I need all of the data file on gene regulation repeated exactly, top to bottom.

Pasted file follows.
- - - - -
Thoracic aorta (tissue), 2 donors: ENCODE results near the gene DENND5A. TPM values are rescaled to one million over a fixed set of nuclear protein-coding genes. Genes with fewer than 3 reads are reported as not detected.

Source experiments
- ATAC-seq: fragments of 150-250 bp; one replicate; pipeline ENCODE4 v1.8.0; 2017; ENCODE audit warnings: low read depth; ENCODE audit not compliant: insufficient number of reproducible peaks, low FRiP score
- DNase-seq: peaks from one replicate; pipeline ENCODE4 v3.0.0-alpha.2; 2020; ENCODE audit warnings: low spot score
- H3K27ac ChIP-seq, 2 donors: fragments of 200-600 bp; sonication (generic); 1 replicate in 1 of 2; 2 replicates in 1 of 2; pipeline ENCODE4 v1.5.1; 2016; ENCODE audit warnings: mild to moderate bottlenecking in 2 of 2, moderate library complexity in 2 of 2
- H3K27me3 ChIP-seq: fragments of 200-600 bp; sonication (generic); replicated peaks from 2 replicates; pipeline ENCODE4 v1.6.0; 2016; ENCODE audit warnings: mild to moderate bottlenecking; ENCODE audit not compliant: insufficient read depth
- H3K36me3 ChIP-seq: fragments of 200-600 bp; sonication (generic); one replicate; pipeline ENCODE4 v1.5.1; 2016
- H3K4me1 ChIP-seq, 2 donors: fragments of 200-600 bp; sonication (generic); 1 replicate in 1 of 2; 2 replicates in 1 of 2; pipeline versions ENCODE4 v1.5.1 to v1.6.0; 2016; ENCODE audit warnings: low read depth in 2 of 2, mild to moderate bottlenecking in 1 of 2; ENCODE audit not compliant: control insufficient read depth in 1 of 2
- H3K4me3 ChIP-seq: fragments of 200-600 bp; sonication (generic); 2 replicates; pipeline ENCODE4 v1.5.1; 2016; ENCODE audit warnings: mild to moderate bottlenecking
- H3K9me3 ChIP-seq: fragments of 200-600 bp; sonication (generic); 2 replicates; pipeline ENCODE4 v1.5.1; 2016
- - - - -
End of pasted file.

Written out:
Thoracic aorta (tissue), 2 donors: ENCODE results near the gene DENND5A. TPM values are rescaled to one million over a fixed set of nuclear protein-coding genes. Genes with fewer than 3 reads are reported as not detected.

Source experiments
- ATAC-seq: fragments of 150-250 bp; one replicate; pipeline ENCODE4 v1.8.0; 2017; ENCODE audit warnings: low read depth; ENCODE audit not compliant: insufficient number of reproducible peaks, low FRiP score
- DNase-seq: peaks from one replicate; pipeline ENCODE4 v3.0.0-alpha.2; 2020; ENCODE audit warnings: low spot score
- H3K27ac ChIP-seq, 2 donors: fragments of 200-600 bp; sonication (generic); 1 replicate in 1 of 2; 2 replicates in 1 of 2; pipeline ENCODE4 v1.5.1; 2016; ENCODE audit warnings: mild to moderate bottlenecking in 2 of 2, moderate library complexity in 2 of 2
- H3K27me3 ChIP-seq: fragments of 200-600 bp; sonication (generic); replicated peaks from 2 replicates; pipeline ENCODE4 v1.6.0; 2016; ENCODE audit warnings: mild to moderate bottlenecking; ENCODE audit not compliant: insufficient read depth
- H3K36me3 ChIP-seq: fragments of 200-600 bp; sonication (generic); one replicate; pipeline ENCODE4 v1.5.1; 2016
- H3K4me1 ChIP-seq, 2 donors: fragments of 200-600 bp; sonication (generic); 1 replicate in 1 of 2; 2 replicates in 1 of 2; pipeline versions ENCODE4 v1.5.1 to v1.6.0; 2016; ENCODE audit warnings: low read depth in 2 of 2, mild to moderate bottlenecking in 1 of 2; ENCODE audit not compliant: control insufficient read depth in 1 of 2
- H3K4me3 ChIP-seq: fragments of 200-600 bp; sonication (generic); 2 replicates; pipeline ENCODE4 v1.5.1; 2016; ENCODE audit warnings: mild to moderate bottlenecking
- H3K9me3 ChIP-seq: fragments of 200-600 bp; sonication (generic); 2 replicates; pipeline ENCODE4 v1.5.1; 2016